OUT OF SIGHT, WITHIN EARSHOT

At the end of December, Best of the Year lists pile up and get lost in the shuffle of Holiday activity. At the end of the arbitrarily labeled September-May period that some call “The Season”, the first four months often go ignored and all praise is heaped on the dog days of winter that here in the Midwest can drag on into May.

Then summer seasons often go neglected and fall into a no-person’s land, even when they have outstanding highlights to be remembered.

Here then, in random order goes my very personal, very subjective, very much about vocal music, very short list of the BEST OF THE SEASON (that word again) that ran in Cincinnati from September of last year until now. The upcoming summer stuff will be covered in whatever reviews I can write when in town.

Past that, I’ll do a summary of my memories of the rest of 2017, including the long-awaited re-opening of Music Hall.

One more thing, when you spot some glaring omissions, please forgive my limited ability to get out to things this past year due to health issues now thankfully behind me.83cd0a_dce49c911ae344778fddc121ae3042dcuntitled

 

  • The arrival in Cincinnati of Cincinnati Song Initiative. The brainchild of pianist Samuel Martin, this newly-minted, flawlessly-curated concert series set out to concentrate on piano-vocal offerings of the neglected Art Song repertoire in various venues around Cincinnati. We managed to attend one event that featured, among other fine artists, the extraordinary soprano Shareese Arnold performing American Art Songs with exquisite artistry and solid vocalism.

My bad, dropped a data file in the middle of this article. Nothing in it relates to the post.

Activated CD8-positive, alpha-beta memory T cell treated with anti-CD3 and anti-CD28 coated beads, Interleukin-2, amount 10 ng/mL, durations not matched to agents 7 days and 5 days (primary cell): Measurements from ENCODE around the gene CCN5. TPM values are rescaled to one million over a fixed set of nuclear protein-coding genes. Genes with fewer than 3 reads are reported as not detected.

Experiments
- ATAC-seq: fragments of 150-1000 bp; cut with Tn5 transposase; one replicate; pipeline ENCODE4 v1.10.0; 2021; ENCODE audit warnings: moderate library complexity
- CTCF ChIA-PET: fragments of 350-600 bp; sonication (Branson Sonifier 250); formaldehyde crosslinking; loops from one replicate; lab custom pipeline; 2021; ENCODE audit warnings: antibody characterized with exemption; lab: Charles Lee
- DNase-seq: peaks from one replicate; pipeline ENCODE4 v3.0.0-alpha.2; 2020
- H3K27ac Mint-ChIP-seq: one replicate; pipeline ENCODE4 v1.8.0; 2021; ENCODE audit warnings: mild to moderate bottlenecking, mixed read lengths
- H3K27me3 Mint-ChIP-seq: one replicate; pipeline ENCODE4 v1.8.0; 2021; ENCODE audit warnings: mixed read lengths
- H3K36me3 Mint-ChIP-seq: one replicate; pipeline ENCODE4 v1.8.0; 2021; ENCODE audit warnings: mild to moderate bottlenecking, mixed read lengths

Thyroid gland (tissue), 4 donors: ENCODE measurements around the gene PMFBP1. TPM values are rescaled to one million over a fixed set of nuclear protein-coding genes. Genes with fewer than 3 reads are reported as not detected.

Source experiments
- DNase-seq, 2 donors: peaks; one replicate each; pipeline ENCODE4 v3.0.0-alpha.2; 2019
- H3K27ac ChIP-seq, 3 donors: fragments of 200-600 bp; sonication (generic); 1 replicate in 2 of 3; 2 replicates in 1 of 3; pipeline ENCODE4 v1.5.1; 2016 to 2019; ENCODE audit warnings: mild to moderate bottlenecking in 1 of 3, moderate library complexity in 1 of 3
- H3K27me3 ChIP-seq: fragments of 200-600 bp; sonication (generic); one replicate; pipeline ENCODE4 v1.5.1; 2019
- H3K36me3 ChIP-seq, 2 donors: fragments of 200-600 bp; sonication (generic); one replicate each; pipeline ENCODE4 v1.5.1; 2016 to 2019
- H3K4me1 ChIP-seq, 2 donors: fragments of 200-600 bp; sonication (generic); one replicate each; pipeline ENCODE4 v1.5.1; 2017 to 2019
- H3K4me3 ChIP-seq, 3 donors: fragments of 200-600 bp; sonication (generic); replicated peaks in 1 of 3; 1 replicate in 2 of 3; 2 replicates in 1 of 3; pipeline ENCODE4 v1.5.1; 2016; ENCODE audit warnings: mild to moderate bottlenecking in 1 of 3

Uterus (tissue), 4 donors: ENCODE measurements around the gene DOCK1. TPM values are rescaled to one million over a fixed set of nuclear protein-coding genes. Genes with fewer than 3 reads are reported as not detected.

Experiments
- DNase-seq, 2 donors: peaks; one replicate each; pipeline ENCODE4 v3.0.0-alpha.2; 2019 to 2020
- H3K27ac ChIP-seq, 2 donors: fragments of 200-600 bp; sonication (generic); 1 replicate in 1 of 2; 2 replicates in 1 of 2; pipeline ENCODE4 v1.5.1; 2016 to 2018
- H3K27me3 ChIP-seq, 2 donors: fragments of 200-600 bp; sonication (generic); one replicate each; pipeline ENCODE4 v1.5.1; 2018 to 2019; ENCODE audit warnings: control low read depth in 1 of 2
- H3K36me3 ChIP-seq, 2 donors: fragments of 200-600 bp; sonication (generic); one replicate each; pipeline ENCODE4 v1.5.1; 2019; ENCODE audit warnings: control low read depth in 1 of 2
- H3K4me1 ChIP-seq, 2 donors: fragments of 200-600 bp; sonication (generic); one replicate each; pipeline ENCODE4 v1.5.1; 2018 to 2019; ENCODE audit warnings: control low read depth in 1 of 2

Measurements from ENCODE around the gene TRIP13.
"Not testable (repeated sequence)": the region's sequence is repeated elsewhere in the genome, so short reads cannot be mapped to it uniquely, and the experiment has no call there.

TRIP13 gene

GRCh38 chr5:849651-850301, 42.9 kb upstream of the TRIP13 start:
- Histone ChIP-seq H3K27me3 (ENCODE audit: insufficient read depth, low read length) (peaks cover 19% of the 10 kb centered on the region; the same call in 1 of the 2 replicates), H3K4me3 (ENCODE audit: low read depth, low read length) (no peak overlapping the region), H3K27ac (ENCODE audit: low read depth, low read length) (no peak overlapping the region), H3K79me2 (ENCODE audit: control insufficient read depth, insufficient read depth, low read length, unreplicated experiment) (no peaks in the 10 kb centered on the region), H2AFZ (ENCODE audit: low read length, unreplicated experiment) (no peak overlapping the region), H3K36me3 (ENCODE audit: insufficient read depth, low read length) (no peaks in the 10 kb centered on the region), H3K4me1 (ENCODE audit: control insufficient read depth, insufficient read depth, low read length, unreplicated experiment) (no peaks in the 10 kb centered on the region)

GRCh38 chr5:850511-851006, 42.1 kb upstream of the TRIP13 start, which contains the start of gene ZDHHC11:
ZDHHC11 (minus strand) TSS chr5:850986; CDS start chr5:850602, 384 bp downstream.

• The MET HD movie screen presentations and Saturday afternoon radio broadcasts continue to remind us all that great singing is alive and well in America in the throats and hearts of American singers, many at the start of their careers. Case in point, soprano Amber Wagner who stepped out from the supporting role singers section in the MET’s Rolodex to sing a formidable Senta in the recent Flying Dutchman.
  • Not at the MET. Not just yet. The young undergraduates who took on Britten’s vocally “easy, musically complex Albert Herring in Kenneth Shaw and Amy Johnson’s lovely production for Opera D’Arte in February at CCM stunned us by their similarity to the mature artists who premiered this little gem of an opera in 1947. As the old saw goes: “It’s not where you start, it’s where you finish.”
  • The Musical Theatre Showcase at CCM featured a graduating class of CCM triple threat stars in the making. When it was repeated in NYC later in April, one was again reminded that CCM is without question the greatest training center of singing-dancing-acting talents that continue to fill spots in the casts of Broadway shows barely weeks after graduation.
  • In that musical-theatrical ballpark, Aubrey Berg’s production of Mack and Mabel turned a second-tier Jerry Herman opus into memorable theatrical art.

Rafael de Acha

 

 

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